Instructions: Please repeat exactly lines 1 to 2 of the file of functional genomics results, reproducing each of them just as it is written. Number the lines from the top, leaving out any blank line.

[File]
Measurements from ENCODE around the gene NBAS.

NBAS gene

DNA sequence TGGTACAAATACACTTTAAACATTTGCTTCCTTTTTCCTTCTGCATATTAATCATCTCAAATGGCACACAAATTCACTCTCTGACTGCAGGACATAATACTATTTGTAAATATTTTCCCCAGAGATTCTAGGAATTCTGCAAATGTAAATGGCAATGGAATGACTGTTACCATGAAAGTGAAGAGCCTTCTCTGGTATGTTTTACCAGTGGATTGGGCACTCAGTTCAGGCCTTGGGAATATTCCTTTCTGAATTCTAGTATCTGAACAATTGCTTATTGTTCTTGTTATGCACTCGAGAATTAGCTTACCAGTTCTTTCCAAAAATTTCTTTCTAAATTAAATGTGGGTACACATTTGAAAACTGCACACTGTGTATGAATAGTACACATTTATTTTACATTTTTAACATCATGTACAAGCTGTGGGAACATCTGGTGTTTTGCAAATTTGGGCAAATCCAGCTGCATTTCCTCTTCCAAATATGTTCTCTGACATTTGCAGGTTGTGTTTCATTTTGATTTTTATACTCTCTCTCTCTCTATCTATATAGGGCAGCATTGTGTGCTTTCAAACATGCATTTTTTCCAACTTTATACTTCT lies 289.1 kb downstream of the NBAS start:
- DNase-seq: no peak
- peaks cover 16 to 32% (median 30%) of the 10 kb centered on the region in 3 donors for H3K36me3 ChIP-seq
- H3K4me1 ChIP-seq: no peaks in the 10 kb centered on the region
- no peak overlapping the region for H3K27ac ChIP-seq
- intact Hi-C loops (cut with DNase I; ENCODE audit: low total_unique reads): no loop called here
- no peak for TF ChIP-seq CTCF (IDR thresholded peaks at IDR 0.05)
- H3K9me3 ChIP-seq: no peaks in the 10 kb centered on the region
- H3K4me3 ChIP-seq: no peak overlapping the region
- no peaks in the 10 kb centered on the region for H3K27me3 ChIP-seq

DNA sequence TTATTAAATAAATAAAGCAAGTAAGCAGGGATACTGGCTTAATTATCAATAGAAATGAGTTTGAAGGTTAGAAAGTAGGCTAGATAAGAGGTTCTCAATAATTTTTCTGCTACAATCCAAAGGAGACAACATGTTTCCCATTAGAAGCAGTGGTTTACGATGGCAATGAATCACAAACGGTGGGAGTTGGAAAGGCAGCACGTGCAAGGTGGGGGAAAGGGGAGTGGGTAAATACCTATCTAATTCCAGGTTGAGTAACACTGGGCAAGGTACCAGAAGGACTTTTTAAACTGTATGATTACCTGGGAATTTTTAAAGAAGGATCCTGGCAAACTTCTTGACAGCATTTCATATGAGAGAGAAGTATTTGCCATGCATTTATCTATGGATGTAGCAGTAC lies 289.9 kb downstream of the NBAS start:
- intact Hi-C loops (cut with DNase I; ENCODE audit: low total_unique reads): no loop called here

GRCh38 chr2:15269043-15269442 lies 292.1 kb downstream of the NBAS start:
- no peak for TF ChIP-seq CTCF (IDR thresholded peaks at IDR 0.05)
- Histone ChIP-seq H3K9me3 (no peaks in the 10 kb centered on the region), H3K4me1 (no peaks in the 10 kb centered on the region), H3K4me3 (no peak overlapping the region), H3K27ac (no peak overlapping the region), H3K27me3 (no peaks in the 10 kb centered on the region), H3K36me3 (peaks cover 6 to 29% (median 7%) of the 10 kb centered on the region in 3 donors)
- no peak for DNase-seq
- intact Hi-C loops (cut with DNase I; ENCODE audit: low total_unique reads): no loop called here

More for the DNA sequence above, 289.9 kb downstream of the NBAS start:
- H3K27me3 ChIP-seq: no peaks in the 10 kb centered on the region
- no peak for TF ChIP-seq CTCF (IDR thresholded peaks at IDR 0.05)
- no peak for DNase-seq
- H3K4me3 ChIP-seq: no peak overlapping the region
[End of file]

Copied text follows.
Measurements from ENCODE around the gene NBAS.

NBAS gene